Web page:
Sports Health: Training & Nutrition (02)
If you are going to exercise for more than 25 minutes, according to This article, you can increase your endurance by drinking fluids. If you are
going to exercise for more than 45 minutes, you can increase your endurance with sugared drinks, which provide a quick source of calories. Sugared drinks such as fruit juices, soft drinks and sports drinks can be absorbed just as rapidly as water. There is more useful information about sports drinks in this article, including a chart that compares sports drinks and other fluids for exercise in hot weather.
Vitamins for athletes should be an essential part of your everyday intake, but there are certainly perils in over-indulging in such products. The article on WebMD.com points out that today, everything seems to have souped up levels of vitamins and minerals, from bottled water to orange juice. It says that your body will store essential vitamins and minerals until needed, but when it is housing excessive amounts or more than necessary, it can take on a toxic effect, and organs can be put at risk. The vitamins most dangerous to over dosing on are the fat-soluble ones, namely Vitamin-A, Vitamin-D, Vitamin-E, and Vitamin-K. But if you're taking a multiviutamin, there such a wide marging of safety that you probably don't have anything to worry about. Vitamin D, calcium and folic acid are three nutrient you may bet too much of through a combination of food and vitamin supplements.
David Mackenzie is a golf performance coach and the founder of the Golf State of Mind, a provider of online and live 1-1 coaching sessions, audio lessons and articles about golf. In this blog post, Mackenzie shares the ten commandments of mental golf, or tips golf players should keep in mind to increase their chances of success. Mackenzie’s tips include focusing on the process and keeping the mind off things that cannot be controlled, staying in the moment, accepting every shot’s outcome, trusting one’s own swing, hoping for and expecting a good result, believing in oneself, controlling one’s nerves, setting goals and allocating time for practice, staying nourished and hydrated, and having a great strategy.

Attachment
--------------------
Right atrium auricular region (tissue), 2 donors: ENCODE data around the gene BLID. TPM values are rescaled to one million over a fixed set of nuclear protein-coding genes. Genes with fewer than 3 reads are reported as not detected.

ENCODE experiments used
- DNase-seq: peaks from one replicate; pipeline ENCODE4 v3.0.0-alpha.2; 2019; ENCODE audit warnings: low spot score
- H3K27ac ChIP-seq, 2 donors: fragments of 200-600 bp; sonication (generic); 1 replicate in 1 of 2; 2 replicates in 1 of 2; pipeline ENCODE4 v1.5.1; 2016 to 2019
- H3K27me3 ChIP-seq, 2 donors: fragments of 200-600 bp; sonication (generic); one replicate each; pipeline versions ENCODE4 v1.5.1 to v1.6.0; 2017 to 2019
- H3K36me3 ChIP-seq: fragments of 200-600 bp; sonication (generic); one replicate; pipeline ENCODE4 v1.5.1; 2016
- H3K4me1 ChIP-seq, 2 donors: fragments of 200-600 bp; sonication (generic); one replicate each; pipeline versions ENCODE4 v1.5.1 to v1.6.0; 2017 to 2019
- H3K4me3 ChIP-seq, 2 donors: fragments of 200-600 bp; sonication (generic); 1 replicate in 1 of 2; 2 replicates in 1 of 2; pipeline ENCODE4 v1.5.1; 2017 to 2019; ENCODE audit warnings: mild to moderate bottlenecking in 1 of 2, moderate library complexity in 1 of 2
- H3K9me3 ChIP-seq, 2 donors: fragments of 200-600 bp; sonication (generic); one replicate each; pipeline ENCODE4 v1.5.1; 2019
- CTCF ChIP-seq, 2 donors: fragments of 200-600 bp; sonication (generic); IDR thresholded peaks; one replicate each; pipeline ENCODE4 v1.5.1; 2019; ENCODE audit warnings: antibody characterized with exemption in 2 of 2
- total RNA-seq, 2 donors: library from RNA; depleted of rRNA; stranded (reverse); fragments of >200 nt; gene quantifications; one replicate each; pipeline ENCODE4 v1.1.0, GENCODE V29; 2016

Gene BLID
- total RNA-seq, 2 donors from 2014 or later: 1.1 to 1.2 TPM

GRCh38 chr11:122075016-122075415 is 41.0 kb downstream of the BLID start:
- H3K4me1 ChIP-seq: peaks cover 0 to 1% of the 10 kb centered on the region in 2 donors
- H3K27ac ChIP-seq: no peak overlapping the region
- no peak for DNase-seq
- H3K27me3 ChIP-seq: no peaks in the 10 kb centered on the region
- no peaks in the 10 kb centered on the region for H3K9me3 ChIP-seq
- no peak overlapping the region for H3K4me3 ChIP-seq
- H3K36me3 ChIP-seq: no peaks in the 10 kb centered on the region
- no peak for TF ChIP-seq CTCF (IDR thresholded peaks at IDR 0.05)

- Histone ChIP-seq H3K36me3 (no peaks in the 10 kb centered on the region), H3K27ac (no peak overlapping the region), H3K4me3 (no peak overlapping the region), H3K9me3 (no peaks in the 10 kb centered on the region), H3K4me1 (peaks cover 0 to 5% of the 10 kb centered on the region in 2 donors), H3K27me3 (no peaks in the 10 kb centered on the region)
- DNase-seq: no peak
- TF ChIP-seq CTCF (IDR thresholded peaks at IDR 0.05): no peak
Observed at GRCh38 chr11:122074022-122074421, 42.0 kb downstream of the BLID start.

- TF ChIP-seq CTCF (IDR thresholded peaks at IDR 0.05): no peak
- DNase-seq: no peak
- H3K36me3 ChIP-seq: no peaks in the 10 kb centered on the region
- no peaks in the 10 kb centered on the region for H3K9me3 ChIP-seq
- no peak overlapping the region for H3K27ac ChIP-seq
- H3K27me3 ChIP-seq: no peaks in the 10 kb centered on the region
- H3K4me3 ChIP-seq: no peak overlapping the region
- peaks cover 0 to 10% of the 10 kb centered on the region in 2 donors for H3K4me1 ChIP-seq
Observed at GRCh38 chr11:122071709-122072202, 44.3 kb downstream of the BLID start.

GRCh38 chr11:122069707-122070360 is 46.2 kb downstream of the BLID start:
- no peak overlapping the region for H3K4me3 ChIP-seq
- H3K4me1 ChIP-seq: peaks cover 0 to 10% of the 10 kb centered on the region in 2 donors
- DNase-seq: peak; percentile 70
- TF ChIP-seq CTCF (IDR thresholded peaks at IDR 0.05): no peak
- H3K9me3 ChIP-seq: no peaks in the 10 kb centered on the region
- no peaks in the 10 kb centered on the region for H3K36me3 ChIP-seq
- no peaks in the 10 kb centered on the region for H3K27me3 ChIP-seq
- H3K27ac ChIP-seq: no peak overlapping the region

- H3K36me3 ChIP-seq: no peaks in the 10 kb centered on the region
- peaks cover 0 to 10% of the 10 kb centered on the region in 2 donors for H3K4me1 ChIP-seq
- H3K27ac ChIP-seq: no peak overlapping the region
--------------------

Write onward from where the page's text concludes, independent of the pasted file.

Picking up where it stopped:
If you are into sports, you have a follow a very strict diet in order to perform better. In this article at BetterHealth.vic.gov.au, you will learn some of the food requirements for athletes. According to the article, an athlete's diet is the same as the one recommended for the general public, wherein more than 55 per cent of it should contain carbohydrates. However, the carbohydrate requirements for athletes depend on their activities, how long and how intense they are. You can also learn the foods to eat before, during and after exercise. There are recommendations for intake of protein, vitamins, and health supplement products.
The Athletic Performance Diet hasn't changed much, because there are not many other avenues to fueling the body most efficiently. A diet consisting of 60-65% carbohydrate, 20-25% fats, and 15-20% protein is the proper ratio of macro nutrients for most athletes and has been for years. A well-trained endurance athlete would not last very long on a high protein diet, because their glycogen stores would quickly become depleted and they would no longer have the energy or reserves to train effectively. There is little controversy in athletic nutrition when compared to the general population. The "big picture," according to the article, is to try to make sure each meal has carbohydrates, fats, and protein in the right proportions. Make sure your diet is balanced and consistent, which will help with athletic performance.
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